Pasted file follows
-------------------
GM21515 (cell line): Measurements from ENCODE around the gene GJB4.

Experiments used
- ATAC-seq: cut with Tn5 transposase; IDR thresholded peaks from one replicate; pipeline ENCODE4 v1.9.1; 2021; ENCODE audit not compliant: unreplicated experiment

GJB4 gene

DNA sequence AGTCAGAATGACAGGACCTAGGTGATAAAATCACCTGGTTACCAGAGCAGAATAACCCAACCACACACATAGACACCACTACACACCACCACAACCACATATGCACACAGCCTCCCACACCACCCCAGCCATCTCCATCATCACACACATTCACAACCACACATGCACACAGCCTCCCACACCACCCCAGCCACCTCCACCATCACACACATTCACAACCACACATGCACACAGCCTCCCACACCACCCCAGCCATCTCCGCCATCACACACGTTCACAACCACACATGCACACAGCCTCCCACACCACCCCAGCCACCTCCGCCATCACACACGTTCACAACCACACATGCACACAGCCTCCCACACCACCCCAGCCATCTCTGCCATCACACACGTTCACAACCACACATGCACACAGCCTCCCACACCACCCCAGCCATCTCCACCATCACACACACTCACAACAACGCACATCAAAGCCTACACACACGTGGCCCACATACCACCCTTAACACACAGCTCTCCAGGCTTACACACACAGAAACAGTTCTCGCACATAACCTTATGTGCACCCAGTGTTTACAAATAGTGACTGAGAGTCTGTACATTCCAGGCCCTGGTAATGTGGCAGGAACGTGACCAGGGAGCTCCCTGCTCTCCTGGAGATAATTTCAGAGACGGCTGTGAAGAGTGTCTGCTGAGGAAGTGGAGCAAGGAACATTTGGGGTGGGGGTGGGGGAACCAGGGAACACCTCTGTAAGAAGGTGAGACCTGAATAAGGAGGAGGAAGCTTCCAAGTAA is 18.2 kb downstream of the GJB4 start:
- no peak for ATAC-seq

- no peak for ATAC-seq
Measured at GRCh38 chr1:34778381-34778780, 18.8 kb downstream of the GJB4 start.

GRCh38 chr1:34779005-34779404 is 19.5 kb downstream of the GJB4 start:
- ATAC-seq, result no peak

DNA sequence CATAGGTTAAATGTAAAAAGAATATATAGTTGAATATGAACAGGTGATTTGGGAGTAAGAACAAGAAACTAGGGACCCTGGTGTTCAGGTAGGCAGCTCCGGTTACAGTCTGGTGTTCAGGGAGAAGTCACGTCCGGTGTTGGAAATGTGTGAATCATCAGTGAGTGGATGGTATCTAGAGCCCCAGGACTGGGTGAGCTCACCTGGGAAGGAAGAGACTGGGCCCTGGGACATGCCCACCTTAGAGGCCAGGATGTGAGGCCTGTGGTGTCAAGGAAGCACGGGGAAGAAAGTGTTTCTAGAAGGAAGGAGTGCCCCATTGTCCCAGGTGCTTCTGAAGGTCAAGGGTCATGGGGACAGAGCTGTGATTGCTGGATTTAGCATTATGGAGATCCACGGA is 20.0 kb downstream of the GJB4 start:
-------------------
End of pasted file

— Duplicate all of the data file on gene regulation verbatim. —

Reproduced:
GM21515 (cell line): Measurements from ENCODE around the gene GJB4.

Experiments used
- ATAC-seq: cut with Tn5 transposase; IDR thresholded peaks from one replicate; pipeline ENCODE4 v1.9.1; 2021; ENCODE audit not compliant: unreplicated experiment

GJB4 gene

DNA sequence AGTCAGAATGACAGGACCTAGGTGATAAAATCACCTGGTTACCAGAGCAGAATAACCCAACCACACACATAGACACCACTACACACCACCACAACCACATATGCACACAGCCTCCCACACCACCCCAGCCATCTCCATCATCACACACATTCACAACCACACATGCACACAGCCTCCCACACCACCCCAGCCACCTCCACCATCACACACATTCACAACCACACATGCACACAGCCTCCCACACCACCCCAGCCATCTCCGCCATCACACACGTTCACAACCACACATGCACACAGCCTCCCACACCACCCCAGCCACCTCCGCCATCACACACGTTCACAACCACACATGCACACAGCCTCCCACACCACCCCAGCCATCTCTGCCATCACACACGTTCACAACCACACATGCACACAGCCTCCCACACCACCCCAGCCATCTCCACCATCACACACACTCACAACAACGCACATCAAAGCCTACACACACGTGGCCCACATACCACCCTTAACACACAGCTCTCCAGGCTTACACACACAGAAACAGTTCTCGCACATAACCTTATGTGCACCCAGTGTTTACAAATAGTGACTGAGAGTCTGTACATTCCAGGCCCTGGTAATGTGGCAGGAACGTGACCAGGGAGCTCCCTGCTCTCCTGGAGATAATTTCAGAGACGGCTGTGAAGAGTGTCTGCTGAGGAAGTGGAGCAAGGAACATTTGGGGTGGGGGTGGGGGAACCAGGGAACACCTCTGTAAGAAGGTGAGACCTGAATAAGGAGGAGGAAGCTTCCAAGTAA is 18.2 kb downstream of the GJB4 start:
- no peak for ATAC-seq

- no peak for ATAC-seq
Measured at GRCh38 chr1:34778381-34778780, 18.8 kb downstream of the GJB4 start.

GRCh38 chr1:34779005-34779404 is 19.5 kb downstream of the GJB4 start:
- ATAC-seq, result no peak

DNA sequence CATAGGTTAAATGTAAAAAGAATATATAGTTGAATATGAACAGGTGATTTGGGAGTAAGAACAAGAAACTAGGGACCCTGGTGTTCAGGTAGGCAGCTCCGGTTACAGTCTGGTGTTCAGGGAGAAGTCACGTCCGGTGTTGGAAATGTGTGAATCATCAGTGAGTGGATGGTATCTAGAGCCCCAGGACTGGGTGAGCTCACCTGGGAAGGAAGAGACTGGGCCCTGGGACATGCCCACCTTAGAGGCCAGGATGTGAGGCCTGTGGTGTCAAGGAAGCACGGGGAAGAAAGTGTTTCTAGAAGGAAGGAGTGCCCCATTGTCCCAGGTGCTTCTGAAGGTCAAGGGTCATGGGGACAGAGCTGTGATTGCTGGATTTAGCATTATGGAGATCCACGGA is 20.0 kb downstream of the GJB4 start: